“Well, I’m back,” to quote Sam Gamgee from the last sentence of the Lord of the Rings. Now, I shall be writing a whole series of newsletters about my trip. Because it will take me a great while to write out all that we saw and did in England, I will insert posts about my current doings in the midst of my long series of post on England.
Before I begin to tell of our adventures, I must say that England is everything I hoped it would be, the land of legends, of Faerie, of history, of beauty, and glory. It isn’t “ruined” as some people say. Sure there are modern cities, but they are shot through with the ancient, and the magical. Chesterton once wrote, “…how often the boundary of fairyland runs through a crowded city.” I finally understand. I realize I need to read all the English literature over again now I’ve visited the motherland, and I can finally imagine England as it ought to be. It is a green land, it is a wet land, it is a fertile land, and it is a great land. In short, I fell in love.
Our journey began Wednesday, June 8th at about 6 p.m. driving down the mountain to Chico, where we stopped for dinner and supplies before heading to San Francisco, arriving at 2 a.m. We stayed the night at the airport to catch our 7:30am flight Thursday, June 9th, with a stop over in Montreal, where we ate poutine, which is french fries with gravy and squeaky cheese curds on top.
At 9:30 a.m., Friday, June 10th, we arrived in London while the Queen was attending a birthday service in her honor at St. Paul’s Cathedral. We dragged our sleep deprived bodies to the tube station and rode the subway from Heathrow to Kennington, and then trudged from the tube station to St. Anges Church where we dropped off our heavy bags. Next, we had lunch at a nearby pub–I ate fish and chips– before touring the waterfront along the Thames. We got tickets for Taming of the Shrew at the Globe, saw the Tower of London, and then headed to Southwark Cathedral for evensong. While waiting for the service to start, some of us napped on the lawn in the back garden. I had a splitting headache, but couldn’t sleep. In desperation, I took a pain killer. Emma started sleep walking, and woke in a choir stall with no memory of how she got there.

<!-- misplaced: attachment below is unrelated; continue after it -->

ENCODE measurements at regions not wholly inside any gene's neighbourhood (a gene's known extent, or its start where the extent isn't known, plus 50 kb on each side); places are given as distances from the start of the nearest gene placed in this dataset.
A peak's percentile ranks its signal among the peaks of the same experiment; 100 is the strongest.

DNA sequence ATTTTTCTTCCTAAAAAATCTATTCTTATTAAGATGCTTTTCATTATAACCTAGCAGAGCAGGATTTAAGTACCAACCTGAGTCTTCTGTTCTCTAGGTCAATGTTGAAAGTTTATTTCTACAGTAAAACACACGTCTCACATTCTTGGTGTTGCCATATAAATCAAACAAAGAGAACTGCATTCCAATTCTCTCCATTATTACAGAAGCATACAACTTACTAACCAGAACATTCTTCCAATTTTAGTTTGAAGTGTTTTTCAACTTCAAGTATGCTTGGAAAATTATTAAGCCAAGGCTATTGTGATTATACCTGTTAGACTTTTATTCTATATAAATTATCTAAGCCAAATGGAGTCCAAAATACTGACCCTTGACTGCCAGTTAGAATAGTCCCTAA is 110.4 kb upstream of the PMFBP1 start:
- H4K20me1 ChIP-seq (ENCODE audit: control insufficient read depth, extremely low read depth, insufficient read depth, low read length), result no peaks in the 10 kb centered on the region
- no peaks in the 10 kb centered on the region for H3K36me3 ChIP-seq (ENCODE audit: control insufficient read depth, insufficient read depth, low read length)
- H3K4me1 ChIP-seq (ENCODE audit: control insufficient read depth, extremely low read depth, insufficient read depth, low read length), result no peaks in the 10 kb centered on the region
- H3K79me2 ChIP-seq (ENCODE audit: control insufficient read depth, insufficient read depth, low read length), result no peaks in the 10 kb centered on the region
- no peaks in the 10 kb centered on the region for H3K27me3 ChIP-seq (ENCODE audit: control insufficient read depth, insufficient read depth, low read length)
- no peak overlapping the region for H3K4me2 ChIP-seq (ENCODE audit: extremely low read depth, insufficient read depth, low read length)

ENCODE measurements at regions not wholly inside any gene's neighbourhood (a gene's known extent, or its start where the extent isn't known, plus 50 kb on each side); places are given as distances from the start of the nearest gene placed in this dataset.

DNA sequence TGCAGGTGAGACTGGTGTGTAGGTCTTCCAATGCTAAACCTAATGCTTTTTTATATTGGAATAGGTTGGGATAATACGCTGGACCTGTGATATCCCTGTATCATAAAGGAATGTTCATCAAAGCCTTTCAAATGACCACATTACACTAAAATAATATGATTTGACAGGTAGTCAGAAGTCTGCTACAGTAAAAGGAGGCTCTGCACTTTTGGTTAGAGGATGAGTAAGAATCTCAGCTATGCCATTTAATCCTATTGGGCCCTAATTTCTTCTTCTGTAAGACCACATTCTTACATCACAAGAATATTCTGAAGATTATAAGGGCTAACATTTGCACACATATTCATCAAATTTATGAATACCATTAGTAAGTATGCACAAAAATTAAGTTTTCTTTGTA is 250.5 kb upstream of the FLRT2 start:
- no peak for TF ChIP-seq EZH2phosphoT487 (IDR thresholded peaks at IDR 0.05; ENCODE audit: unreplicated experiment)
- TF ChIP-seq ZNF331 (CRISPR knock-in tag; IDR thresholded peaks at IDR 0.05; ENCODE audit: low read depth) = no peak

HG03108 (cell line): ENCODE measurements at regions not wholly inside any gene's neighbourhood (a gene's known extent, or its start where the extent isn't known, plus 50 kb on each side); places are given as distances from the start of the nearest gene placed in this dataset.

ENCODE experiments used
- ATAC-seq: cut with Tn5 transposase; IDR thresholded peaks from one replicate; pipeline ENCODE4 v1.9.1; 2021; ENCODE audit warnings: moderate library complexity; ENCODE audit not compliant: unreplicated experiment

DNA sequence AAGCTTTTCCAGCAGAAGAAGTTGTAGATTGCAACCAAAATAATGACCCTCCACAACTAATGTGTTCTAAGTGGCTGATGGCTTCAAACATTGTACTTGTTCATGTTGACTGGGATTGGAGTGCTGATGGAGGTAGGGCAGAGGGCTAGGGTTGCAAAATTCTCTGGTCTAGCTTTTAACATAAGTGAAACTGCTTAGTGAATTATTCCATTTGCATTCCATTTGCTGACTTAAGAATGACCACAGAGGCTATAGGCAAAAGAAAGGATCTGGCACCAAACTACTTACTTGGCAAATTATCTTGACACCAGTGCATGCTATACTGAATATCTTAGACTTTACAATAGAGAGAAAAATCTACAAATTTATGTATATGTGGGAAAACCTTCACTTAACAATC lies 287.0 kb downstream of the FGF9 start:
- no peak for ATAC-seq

That was our first of eleven evensong services we would enjoy in England. After the service, we headed back to Kennington and right across from the tube station, we had dinner at the assistant vicar’s house. It’s a hidden jewel with a lovely English garden, all roses and climbing flowers, and such sweet heady scents from the rich damp air! Our host provided us with an ample spread. Soon, a parishioner joined us to watch the Queen’s service at St. Paul’s on the telly. It was delightful to learn she is a lady in waiting on the Queen. She had been at the service, and she pointed out when we could see her hat or her pearls in different parts of the footage. I finally fell asleep on the couch, and woke feeling much better. Everyone sang for our host, and then we headed to St. Agnes and to bed.